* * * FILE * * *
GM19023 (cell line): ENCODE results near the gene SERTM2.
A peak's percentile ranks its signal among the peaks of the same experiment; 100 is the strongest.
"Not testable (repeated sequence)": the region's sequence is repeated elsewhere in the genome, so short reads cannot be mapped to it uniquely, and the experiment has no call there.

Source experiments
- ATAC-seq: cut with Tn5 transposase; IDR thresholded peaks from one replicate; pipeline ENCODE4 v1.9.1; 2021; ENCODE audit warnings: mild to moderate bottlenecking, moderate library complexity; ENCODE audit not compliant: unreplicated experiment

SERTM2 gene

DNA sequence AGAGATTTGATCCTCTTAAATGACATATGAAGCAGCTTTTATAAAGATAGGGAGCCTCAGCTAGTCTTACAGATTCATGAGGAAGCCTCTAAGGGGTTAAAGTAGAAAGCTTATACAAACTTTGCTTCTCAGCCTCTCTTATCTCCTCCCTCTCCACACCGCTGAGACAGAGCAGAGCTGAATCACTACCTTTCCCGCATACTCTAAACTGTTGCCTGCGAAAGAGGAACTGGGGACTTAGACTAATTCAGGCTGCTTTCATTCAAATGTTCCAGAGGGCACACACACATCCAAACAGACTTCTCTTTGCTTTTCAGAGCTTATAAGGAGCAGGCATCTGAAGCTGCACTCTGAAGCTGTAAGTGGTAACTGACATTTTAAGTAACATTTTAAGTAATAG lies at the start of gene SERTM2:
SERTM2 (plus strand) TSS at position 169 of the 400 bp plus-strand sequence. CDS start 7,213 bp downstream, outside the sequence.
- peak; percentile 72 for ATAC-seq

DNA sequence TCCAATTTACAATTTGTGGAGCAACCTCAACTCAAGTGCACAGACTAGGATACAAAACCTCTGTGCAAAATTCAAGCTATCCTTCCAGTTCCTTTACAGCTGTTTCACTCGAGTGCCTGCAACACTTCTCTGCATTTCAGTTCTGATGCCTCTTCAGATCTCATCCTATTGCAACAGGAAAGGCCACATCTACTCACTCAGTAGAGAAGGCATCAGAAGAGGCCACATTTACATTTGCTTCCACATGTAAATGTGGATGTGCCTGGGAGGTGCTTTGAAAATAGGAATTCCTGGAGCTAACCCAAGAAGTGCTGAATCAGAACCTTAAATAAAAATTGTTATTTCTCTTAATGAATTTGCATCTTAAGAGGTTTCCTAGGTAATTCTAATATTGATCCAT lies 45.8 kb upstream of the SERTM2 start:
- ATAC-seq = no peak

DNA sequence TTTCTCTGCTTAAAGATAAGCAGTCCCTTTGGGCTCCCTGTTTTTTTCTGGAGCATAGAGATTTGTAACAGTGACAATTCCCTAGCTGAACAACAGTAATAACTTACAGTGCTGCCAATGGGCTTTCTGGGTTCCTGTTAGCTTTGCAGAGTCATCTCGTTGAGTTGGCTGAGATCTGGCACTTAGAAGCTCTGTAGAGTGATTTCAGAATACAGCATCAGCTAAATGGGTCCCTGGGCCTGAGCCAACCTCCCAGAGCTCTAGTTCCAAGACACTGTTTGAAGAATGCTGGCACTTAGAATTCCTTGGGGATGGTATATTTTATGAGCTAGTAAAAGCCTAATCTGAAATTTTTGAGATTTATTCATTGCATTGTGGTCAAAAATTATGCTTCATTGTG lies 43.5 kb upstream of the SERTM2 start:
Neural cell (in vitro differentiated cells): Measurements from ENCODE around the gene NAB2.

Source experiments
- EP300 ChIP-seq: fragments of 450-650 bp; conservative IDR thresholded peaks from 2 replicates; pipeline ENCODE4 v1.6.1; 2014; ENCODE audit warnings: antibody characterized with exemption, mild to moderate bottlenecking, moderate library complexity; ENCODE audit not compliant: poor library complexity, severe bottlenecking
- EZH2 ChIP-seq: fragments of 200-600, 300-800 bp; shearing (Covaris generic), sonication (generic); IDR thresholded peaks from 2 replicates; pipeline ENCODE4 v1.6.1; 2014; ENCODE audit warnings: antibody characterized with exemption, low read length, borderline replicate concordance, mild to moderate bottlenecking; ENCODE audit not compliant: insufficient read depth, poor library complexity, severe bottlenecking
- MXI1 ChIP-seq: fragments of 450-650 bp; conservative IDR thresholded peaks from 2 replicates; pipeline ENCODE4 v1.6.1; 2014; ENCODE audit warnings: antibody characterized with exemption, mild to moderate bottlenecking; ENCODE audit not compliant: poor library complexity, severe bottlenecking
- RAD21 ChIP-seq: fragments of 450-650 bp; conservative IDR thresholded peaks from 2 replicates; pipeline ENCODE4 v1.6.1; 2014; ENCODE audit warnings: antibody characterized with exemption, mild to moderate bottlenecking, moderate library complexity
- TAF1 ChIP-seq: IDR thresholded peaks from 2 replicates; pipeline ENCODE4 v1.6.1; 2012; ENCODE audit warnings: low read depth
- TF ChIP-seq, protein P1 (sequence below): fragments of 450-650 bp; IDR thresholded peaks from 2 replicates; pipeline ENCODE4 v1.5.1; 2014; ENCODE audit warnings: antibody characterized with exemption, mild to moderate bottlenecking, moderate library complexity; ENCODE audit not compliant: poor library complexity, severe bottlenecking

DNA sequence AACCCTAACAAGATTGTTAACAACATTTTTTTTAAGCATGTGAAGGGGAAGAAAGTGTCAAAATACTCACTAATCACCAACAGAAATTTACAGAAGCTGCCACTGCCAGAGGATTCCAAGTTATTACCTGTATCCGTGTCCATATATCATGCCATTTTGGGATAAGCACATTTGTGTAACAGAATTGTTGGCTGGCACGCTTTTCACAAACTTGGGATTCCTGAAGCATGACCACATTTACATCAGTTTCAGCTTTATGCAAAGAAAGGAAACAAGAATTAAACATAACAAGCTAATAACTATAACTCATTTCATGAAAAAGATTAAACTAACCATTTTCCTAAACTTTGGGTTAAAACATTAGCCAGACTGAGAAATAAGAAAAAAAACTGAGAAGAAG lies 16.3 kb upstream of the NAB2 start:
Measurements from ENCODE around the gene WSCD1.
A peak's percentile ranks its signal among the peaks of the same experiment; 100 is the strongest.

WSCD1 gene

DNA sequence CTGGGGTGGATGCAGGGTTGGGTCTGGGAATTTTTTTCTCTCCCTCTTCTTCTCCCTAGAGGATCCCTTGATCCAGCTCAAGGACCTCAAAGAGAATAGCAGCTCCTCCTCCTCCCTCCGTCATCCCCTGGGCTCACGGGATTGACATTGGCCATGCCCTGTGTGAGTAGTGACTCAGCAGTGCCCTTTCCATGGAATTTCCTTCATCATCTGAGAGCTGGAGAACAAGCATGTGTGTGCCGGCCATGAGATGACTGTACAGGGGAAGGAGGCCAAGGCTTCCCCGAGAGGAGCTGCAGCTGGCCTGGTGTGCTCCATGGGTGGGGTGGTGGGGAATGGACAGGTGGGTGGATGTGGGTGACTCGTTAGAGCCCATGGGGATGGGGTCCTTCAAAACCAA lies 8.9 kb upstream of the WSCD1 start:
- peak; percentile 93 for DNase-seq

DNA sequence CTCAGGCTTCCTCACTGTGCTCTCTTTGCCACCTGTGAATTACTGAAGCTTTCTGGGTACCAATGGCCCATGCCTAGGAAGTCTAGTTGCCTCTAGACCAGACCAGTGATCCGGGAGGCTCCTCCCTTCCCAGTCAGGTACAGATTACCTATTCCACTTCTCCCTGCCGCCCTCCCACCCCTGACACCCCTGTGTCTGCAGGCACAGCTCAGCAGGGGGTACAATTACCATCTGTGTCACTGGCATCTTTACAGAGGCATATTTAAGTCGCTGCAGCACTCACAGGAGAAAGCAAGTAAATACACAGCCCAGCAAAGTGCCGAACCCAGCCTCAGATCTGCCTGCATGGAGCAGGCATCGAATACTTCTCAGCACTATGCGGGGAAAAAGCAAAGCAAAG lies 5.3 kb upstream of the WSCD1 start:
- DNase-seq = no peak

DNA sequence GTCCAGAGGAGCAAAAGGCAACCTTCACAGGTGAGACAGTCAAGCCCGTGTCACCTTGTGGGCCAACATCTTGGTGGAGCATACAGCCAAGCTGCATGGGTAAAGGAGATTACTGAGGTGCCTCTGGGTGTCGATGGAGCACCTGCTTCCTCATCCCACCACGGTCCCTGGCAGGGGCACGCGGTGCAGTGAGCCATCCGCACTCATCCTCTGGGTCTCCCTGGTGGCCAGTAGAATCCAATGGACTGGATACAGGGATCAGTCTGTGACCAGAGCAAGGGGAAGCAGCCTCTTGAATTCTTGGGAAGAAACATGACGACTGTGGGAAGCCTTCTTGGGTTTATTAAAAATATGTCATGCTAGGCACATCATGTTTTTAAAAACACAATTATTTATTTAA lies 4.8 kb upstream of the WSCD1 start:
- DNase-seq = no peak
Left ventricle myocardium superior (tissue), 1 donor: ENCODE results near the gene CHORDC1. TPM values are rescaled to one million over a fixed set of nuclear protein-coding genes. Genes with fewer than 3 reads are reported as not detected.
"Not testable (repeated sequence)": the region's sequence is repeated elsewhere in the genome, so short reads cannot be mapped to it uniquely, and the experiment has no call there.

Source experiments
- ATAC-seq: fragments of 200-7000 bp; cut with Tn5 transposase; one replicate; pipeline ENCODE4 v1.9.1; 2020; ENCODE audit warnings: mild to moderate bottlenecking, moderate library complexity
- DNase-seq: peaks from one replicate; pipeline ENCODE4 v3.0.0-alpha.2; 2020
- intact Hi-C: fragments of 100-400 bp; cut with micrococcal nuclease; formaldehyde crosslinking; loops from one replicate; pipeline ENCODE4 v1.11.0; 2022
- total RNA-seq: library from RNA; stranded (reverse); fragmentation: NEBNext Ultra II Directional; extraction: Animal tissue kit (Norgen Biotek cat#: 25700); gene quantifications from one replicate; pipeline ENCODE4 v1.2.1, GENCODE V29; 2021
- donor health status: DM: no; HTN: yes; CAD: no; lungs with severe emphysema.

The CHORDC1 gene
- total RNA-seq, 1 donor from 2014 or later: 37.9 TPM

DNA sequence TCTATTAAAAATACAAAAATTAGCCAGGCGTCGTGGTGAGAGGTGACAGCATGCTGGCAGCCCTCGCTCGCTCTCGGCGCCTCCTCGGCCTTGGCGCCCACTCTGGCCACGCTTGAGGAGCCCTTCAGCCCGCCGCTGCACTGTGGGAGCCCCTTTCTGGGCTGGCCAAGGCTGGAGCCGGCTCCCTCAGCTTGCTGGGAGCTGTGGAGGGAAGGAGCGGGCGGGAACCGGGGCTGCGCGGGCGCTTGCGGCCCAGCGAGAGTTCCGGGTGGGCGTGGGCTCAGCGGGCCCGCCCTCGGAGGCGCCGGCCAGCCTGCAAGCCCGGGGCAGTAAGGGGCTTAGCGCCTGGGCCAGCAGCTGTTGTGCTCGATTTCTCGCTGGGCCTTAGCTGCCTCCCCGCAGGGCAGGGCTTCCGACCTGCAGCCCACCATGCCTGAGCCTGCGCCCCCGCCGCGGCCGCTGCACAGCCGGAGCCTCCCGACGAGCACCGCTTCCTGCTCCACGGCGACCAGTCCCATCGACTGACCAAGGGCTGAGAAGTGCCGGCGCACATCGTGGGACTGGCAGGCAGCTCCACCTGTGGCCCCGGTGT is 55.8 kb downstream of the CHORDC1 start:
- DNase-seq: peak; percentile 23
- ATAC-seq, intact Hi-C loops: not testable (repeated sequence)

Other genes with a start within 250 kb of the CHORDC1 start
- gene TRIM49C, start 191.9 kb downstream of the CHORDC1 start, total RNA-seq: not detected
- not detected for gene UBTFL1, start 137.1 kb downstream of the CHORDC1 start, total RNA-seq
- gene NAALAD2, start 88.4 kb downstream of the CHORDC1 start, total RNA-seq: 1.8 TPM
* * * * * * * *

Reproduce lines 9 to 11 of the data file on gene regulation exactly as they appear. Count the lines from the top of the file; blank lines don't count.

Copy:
- peak; percentile 72 for ATAC-seq

DNA sequence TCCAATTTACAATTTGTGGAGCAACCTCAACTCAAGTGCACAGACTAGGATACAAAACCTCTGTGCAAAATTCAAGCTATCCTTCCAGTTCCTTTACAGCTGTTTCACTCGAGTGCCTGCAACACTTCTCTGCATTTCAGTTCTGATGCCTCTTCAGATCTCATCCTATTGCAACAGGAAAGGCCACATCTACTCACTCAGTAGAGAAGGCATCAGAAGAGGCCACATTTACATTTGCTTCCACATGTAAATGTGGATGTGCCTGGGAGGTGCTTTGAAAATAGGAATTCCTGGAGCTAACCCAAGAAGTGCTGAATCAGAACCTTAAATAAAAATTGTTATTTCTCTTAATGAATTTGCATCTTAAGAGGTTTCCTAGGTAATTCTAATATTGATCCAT lies 45.8 kb upstream of the SERTM2 start:
- ATAC-seq = no peak